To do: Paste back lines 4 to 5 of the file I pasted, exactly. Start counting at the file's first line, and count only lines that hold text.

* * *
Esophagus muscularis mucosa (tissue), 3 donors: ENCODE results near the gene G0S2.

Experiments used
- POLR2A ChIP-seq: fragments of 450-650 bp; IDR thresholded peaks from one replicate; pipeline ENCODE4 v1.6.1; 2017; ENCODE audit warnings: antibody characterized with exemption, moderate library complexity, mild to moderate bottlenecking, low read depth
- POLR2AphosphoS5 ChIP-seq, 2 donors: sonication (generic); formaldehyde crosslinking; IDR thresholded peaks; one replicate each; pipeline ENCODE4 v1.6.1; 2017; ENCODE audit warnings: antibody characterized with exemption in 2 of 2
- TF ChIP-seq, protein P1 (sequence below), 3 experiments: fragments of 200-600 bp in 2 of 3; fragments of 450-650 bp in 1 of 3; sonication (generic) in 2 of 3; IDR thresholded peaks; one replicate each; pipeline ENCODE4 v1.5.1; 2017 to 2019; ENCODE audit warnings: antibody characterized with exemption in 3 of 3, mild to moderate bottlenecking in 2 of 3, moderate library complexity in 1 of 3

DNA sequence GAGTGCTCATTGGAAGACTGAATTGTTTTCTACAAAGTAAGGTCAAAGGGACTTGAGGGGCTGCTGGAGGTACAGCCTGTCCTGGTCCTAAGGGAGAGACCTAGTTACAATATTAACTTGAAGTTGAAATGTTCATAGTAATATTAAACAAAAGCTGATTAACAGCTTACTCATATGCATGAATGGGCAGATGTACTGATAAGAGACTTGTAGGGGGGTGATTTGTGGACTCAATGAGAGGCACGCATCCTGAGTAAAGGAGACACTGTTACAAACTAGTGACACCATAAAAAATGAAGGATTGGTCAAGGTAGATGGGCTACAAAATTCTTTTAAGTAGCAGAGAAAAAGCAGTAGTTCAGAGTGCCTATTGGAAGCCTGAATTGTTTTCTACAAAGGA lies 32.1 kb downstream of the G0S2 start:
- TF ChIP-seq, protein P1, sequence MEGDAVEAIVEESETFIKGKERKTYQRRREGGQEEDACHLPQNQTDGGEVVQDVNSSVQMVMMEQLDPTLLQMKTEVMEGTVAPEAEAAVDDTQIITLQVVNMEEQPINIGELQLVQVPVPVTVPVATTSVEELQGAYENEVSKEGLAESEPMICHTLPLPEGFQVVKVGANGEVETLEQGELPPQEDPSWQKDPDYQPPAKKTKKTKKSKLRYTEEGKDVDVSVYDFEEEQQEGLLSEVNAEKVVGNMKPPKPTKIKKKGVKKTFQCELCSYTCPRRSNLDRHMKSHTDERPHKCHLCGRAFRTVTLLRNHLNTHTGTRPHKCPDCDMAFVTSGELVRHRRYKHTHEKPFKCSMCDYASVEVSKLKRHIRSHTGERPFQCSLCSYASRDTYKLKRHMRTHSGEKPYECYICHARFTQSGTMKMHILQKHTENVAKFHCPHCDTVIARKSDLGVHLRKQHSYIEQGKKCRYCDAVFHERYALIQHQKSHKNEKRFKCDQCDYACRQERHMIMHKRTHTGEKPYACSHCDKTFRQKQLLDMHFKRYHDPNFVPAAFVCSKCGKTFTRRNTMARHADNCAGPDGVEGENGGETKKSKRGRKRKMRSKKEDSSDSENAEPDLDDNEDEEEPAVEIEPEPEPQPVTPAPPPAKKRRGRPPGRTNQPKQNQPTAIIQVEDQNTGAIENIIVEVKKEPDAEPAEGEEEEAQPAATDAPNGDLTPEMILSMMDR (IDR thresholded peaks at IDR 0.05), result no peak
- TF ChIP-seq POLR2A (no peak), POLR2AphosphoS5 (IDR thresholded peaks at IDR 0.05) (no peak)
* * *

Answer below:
- POLR2AphosphoS5 ChIP-seq, 2 donors: sonication (generic); formaldehyde crosslinking; IDR thresholded peaks; one replicate each; pipeline ENCODE4 v1.6.1; 2017; ENCODE audit warnings: antibody characterized with exemption in 2 of 2
- TF ChIP-seq, protein P1 (sequence below), 3 experiments: fragments of 200-600 bp in 2 of 3; fragments of 450-650 bp in 1 of 3; sonication (generic) in 2 of 3; IDR thresholded peaks; one replicate each; pipeline ENCODE4 v1.5.1; 2017 to 2019; ENCODE audit warnings: antibody characterized with exemption in 3 of 3, mild to moderate bottlenecking in 2 of 3, moderate library complexity in 1 of 3